The bread was broken, the hymn was sung. All bowed their heads as Leland prepared to pray. We heard no words spoken. The silence seemed eternal. I opened my eyes and saw Leland looking frantically for the small card on which the words of the prayer were printed. It was nowhere to be found. Others began to open their eyes and raise their heads questioningly.

Just then, John, who had the hearing and speaking problems, reached forth, gently guided Leland to one side, knelt down and, from memory, spoke the words of that familiar prayer: “O God, the Eternal Father, we ask thee in the name of thy Son, Jesus Christ, to bless and sanctify this bread to the souls of all those who partake of it …” (Moro. 4:3). He never missed a word.

As we left the chapel that day, Leland said to John, “I thank you very sincerely for helping me today.”

John responded, “We are both priests in the same quorum doing our duty.”

This priest, who magnified his calling, had changed lives, altered perspectives, and taught an everlasting lesson: Whom God calls, God qualifies.

The priesthood is not really so much a gift as it is a commission to serve, a privilege to lift others, and an opportunity to bless the lives of others.

Most of the young men I have known have yearned for membership in adult society. Let us who have responsibility with the Aaronic Priesthood young men provide them opportunities to learn but also set before them examples worthy of emulation.

For those of us who hold the Melchizedek Priesthood, our privilege to magnify our callings is ever present. We are shepherds watching over Israel. The hungry sheep do look up, ready to be fed the bread of life. Are we prepared to feed the flock of God? It is imperative that we recognize the worth of a human soul, that we never give up on one of His precious sons.

Miracles are everywhere to be found when priesthood callings are magnified. When faith replaces doubt, when selfless service eliminates selfish striving, the power of God brings to pass His purposes.

About eight years ago, in far-off Dresden, a city in the German Democratic Republic, I visited, with a few members, a small cemetery. The night was dark, and a cold rain had been falling throughout the day.

We had come to visit the grave of a missionary who many years before had died while in the service of the Lord. A hushed silence shrouded the scene as we gathered about the grave. With a flashlight illuminating the headstone, I read the inscription:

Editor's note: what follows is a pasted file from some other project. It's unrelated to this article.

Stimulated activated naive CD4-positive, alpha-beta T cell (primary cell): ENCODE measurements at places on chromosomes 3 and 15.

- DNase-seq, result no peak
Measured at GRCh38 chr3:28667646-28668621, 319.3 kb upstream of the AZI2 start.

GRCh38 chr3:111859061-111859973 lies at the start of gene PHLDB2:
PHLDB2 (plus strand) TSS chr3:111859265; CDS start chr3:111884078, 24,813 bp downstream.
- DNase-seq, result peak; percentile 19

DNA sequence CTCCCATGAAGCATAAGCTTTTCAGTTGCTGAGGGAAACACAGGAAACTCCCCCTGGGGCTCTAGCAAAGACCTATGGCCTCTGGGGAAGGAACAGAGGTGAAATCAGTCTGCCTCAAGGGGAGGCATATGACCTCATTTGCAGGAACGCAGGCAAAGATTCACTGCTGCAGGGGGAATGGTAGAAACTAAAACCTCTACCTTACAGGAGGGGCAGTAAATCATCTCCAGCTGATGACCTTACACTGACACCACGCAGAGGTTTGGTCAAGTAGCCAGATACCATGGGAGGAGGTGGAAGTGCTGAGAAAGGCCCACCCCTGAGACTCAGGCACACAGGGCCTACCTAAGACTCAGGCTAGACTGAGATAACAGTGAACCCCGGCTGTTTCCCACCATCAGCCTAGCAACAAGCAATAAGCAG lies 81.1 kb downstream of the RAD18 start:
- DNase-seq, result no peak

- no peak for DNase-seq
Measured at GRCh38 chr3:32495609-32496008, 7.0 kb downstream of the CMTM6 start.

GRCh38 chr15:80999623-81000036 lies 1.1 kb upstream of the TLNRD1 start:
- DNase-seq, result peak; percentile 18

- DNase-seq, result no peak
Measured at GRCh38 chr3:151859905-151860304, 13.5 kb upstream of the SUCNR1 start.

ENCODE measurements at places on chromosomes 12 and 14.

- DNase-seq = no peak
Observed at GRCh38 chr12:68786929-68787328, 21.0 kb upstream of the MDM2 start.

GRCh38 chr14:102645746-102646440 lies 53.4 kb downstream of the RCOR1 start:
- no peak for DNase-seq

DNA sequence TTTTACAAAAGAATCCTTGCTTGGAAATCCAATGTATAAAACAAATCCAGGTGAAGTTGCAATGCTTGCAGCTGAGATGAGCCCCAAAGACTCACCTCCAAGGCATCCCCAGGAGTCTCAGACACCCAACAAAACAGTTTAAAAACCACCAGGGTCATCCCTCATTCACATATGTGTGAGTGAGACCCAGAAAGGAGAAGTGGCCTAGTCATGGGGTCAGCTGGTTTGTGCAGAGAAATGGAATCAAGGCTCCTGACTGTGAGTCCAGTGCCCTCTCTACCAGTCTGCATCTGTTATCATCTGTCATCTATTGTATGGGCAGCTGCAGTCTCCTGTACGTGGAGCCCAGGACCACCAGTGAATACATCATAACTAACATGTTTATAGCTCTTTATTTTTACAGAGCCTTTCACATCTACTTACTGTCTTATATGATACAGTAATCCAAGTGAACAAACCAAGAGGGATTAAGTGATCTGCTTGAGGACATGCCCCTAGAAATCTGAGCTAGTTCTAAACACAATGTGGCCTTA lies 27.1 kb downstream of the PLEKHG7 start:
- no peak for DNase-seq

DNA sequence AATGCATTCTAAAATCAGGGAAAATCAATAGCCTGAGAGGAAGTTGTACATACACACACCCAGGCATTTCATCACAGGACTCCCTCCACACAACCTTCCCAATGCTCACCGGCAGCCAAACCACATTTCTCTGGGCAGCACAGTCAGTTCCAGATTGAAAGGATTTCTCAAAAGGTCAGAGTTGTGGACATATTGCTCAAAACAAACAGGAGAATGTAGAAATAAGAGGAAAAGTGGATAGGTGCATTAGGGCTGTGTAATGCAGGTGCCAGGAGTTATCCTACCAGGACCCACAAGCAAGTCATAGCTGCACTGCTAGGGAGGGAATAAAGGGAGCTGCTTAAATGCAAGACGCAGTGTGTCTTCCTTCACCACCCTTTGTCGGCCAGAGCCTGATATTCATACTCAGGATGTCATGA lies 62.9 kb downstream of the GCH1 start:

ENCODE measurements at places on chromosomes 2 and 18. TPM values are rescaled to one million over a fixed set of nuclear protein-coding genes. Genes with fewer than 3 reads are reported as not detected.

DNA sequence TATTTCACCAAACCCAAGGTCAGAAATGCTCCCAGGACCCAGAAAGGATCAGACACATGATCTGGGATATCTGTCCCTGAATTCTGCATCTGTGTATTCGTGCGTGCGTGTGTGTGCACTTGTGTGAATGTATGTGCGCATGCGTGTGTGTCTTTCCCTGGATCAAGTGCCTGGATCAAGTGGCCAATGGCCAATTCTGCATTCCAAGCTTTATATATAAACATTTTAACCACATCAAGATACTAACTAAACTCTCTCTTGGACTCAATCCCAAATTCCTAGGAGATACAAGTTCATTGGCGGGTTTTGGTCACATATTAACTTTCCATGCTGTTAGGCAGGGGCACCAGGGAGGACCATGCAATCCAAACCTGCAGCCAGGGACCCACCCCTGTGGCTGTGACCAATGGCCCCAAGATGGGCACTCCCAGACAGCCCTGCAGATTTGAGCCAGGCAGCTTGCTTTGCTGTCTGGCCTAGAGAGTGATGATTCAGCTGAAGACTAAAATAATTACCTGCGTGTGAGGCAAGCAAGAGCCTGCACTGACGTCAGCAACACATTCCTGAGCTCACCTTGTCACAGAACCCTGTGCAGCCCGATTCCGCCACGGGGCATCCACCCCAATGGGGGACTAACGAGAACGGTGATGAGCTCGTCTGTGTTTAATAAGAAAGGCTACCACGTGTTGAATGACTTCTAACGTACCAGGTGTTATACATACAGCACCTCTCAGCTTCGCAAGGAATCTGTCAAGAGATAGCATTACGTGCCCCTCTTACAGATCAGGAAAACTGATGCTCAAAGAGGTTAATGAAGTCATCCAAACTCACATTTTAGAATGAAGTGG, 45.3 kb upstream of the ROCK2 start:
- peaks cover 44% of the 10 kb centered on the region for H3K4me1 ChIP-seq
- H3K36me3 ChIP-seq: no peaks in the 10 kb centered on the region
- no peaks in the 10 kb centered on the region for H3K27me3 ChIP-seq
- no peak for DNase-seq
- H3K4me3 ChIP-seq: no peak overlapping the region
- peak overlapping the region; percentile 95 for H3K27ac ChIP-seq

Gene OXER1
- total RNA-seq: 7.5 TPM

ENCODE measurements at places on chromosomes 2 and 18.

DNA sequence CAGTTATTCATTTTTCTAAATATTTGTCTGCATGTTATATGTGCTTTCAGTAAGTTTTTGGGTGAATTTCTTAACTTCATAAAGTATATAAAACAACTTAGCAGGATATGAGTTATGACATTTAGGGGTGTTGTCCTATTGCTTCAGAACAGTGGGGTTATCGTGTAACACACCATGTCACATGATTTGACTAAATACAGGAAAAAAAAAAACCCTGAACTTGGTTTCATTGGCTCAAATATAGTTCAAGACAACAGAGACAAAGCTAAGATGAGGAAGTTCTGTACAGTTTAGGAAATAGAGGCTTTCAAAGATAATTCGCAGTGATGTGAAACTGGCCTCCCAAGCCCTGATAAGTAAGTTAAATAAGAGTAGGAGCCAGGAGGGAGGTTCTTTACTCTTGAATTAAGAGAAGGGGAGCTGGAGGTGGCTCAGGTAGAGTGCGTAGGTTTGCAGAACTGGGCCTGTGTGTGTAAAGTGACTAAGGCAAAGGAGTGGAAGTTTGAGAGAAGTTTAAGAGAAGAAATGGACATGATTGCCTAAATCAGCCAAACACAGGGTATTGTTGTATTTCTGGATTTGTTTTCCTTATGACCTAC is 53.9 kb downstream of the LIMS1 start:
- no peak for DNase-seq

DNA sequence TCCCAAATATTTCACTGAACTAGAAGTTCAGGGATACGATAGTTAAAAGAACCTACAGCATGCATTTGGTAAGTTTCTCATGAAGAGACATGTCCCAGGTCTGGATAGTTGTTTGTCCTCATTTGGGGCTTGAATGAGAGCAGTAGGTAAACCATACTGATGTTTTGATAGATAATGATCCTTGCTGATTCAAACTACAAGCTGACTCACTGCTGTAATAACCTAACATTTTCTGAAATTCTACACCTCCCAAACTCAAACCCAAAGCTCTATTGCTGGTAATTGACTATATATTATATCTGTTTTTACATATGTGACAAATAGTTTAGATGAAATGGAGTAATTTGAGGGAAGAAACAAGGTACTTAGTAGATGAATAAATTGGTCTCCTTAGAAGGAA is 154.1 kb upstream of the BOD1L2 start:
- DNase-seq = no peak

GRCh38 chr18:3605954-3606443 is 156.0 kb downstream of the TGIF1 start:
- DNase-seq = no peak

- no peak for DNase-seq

• Joseph A. Ott

  • Born: 12 December 1870—Virgin, Utah

  • Died: 10 January 1896—Dresden, Germany

(See “In the Lord’s Time,” by C. Eric Ott, Tambuli, May 1989, page 7.)

Then the light revealed that this grave was unlike any other in the cemetery. The headstone had been polished, weeds such as those which covered other graves had been carefully removed, and in their place was an immaculately edged bit of lawn and some beautiful flowers that told of tender and loving care. I asked, “Who has made this grave so attractive?” My query was met by silence.

Finally, a twelve-year-old deacon acknowledged that he had wanted to take on this responsibility and, without prompting from parents or leaders, had done so. He said that he just wanted to do something for a missionary who gave his life while in the service of the Lord. He said, “I’ll never be able to serve a mission, as did my father. I feel close to missionary work when I care for this grave where the body of a missionary rests.”

I wept out of respect for his faith. I sorrowed at his inability to fulfill his greatest desire—to serve as a missionary. But God did hear his prayer. He noted his faith. He honored one who magnified the calling of a deacon.

Several years have gone by since that special night in Dresden. Many significant changes have taken place in the German Democratic Republic. A temple of God adorns the land, chapels accommodate wards and stakes, and the full program of the Church blesses the lives of our members. On Thursday, 30 March 1989, the first Church missionaries in fifty years crossed the border into the German Democratic Republic. Already investigators are being taught and the first baptisms have taken place.

But what about the boy who so tenderly tended the grave of Joseph Ott? Well, Tobias Burkhardt, a deacon then, is an elder now. On 28 May 1989 he and nine other companions entered the Missionary Training Center, the first ever from their country to serve abroad as missionaries. Asked about his feelings at this special time, he responded, “I am anxious to serve my mission. I’ll strive to work so diligently, that Joseph Ott can, through me, yet perform an earthly mission.”

Brethren, the spirit of Joseph Ott has long since gone home to that God who gave it life. His body rests in the peaceful, well-kept grave in far away Dresden. But his missionary spirit lives on in the service to be rendered by a faithful elder—even the deacon who so long ago trimmed the lawn, tidied the flowers, polished the headstone of Joseph Ott, and dreamed of missionary service once denied but now bestowed.

It is my prayer that our Heavenly Father may ever bless, ever inspire, and ever lead all who hold His precious priesthood.

Discussion Helps for Home Teachers

  1. 1.

    What specific belief sets apart the teachings of the Church from those of any other faith?

  2. 2.

    President Monson says of those who hold the Melchizedek Priesthood, “our privilege to magnify our callings is ever present. We are shepherds watching over Israel.”

  3. 3.

    How did Joseph Smith explain the meaning of “magnifying” priesthood callings?

  4. 4.

    What great promises of the Lord are described in the oath and covenant of the priesthood?

[illustrations] Painting by Minerva Teichert, “The First Vision.”

[illustrations] Painting by Minerva Teichert, “Peter, James, and John Ordaining Joseph and Oliver.”

[illustrations] Painting by Minerva Teichert, “Rescue of the Lamb.”